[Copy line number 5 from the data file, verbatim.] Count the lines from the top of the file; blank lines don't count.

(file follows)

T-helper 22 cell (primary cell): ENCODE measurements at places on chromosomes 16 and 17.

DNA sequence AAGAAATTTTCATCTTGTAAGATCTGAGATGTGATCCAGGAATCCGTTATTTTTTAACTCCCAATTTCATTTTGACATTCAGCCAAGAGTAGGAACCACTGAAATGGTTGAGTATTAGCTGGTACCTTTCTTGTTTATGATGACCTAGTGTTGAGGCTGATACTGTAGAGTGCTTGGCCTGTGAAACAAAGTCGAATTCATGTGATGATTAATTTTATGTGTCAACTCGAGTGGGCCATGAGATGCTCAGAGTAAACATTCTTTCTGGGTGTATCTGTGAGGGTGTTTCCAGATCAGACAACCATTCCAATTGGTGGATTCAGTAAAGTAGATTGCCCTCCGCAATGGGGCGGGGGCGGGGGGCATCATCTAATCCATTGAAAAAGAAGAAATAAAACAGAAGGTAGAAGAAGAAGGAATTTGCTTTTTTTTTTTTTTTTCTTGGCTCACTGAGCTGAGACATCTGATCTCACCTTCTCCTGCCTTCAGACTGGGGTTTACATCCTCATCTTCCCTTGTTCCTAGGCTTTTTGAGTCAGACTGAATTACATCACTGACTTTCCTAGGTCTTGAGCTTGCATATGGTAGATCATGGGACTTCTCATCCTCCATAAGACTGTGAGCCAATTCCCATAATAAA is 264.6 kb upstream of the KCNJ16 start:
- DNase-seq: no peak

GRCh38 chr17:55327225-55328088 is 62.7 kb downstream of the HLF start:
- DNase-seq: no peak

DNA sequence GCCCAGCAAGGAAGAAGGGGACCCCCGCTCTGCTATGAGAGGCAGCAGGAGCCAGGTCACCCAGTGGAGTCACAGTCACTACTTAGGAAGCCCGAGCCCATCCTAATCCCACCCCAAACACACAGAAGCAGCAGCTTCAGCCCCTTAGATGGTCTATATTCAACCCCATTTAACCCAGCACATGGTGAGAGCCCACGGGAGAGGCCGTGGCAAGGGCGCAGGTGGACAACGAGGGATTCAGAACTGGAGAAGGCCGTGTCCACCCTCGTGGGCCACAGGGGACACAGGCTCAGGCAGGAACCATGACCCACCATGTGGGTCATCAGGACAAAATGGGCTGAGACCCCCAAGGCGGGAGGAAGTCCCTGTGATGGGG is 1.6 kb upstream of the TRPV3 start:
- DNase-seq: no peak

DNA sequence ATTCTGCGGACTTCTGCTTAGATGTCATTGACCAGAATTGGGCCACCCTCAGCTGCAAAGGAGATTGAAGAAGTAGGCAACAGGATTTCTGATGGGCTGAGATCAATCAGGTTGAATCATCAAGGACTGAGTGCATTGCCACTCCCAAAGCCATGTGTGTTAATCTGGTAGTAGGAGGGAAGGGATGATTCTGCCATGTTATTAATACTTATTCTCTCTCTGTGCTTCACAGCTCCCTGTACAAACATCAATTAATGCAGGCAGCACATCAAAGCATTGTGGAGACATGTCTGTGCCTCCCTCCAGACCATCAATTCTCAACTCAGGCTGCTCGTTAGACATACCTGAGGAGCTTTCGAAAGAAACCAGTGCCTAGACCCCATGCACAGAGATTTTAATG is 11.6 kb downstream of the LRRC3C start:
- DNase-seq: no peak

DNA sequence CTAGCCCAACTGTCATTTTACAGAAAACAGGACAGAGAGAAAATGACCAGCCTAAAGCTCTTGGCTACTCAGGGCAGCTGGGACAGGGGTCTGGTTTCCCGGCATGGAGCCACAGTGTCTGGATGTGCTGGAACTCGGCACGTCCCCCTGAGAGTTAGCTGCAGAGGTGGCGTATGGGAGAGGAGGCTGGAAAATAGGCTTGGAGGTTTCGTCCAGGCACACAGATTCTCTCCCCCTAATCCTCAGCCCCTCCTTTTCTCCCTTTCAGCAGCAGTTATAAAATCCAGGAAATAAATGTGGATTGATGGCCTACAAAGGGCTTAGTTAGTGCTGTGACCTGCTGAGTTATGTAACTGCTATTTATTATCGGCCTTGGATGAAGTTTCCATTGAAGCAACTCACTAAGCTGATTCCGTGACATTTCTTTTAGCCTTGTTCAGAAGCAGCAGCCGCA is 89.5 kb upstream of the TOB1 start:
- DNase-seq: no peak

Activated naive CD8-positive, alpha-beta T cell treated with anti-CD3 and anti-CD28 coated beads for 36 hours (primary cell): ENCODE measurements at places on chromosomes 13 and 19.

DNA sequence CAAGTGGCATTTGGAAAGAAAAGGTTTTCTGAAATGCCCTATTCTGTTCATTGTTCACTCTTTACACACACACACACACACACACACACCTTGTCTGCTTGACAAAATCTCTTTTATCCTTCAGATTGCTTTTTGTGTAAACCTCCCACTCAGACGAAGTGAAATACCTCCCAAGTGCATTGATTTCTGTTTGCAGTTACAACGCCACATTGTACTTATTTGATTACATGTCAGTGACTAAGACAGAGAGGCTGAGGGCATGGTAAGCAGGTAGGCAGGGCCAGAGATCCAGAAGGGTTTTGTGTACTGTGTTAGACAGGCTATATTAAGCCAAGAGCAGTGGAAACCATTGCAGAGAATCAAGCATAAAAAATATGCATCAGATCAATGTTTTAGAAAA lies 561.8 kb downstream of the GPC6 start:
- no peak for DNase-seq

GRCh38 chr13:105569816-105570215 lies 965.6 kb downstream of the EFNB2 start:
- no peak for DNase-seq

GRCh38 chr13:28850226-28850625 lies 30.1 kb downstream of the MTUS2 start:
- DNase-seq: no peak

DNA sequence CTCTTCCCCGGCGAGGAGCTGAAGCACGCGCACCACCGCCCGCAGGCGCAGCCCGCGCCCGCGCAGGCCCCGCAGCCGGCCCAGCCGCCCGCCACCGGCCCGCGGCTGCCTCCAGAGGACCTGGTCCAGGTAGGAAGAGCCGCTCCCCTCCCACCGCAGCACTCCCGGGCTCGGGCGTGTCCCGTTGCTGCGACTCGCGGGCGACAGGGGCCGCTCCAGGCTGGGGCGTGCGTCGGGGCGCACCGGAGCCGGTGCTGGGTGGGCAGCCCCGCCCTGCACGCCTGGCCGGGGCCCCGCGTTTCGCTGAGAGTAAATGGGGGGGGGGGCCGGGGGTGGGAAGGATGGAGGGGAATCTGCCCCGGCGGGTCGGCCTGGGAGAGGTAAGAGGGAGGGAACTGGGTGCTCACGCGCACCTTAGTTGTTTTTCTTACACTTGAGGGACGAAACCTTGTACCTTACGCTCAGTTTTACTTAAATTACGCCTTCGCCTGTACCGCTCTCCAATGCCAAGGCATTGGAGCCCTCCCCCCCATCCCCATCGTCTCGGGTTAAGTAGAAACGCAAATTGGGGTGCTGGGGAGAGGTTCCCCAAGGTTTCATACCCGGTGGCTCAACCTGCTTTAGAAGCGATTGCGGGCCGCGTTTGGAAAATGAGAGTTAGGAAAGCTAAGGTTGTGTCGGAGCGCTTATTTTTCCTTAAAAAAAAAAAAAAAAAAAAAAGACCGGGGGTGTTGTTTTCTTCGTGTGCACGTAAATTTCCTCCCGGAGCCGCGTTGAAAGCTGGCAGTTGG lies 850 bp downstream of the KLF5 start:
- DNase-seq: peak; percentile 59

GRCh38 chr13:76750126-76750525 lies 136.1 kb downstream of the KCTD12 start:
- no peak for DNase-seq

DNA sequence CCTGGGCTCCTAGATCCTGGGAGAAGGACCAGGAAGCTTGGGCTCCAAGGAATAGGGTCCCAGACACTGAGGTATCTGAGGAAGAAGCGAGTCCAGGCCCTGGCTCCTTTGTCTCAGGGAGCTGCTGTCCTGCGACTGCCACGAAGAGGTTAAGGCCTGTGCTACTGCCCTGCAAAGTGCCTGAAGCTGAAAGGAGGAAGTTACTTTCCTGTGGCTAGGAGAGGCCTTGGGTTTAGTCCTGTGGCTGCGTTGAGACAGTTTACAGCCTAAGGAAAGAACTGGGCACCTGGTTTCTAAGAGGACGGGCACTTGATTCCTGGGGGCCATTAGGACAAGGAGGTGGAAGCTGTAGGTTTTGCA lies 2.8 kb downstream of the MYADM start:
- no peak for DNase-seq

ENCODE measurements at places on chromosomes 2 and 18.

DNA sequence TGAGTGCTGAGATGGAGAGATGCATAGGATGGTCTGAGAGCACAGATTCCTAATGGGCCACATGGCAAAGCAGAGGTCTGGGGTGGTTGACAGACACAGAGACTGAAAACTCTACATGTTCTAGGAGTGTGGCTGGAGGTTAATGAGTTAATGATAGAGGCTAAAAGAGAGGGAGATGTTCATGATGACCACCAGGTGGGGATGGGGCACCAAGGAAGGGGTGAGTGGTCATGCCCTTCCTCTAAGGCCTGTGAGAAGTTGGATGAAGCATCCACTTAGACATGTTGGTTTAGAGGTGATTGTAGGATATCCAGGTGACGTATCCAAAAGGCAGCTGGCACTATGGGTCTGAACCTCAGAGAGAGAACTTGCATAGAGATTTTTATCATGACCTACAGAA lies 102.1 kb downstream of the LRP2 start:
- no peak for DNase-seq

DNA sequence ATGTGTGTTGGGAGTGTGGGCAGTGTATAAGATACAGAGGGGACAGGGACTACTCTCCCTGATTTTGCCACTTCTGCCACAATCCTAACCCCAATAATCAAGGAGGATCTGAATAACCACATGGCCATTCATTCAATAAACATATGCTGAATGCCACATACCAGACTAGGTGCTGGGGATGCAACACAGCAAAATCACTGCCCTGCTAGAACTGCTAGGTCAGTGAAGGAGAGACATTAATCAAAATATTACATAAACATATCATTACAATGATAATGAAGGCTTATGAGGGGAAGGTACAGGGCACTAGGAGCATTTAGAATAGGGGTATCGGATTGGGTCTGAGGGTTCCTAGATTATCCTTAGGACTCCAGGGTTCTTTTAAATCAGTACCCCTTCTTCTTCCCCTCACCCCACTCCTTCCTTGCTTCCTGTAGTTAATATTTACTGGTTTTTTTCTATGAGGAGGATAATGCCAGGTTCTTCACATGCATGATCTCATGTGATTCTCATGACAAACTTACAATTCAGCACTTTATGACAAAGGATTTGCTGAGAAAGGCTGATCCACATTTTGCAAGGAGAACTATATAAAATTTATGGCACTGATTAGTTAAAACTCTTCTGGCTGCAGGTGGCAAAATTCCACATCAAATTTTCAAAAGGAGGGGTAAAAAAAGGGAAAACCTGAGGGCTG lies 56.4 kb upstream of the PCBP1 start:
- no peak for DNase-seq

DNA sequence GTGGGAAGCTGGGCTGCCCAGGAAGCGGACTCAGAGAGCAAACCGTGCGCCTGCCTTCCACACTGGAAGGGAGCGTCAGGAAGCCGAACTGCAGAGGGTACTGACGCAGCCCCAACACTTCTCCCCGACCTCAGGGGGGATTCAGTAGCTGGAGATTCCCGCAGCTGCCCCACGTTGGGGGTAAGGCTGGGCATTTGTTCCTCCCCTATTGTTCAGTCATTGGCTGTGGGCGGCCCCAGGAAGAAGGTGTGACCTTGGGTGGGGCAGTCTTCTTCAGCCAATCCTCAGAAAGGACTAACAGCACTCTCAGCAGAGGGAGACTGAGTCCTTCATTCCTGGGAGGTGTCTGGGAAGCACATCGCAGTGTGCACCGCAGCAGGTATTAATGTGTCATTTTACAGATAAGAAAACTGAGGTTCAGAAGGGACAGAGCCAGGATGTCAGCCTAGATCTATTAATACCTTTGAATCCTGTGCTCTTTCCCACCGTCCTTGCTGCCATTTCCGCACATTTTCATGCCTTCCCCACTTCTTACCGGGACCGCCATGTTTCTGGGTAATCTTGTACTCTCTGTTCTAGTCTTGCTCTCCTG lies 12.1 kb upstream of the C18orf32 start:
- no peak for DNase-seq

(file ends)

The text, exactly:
- DNase-seq: no peak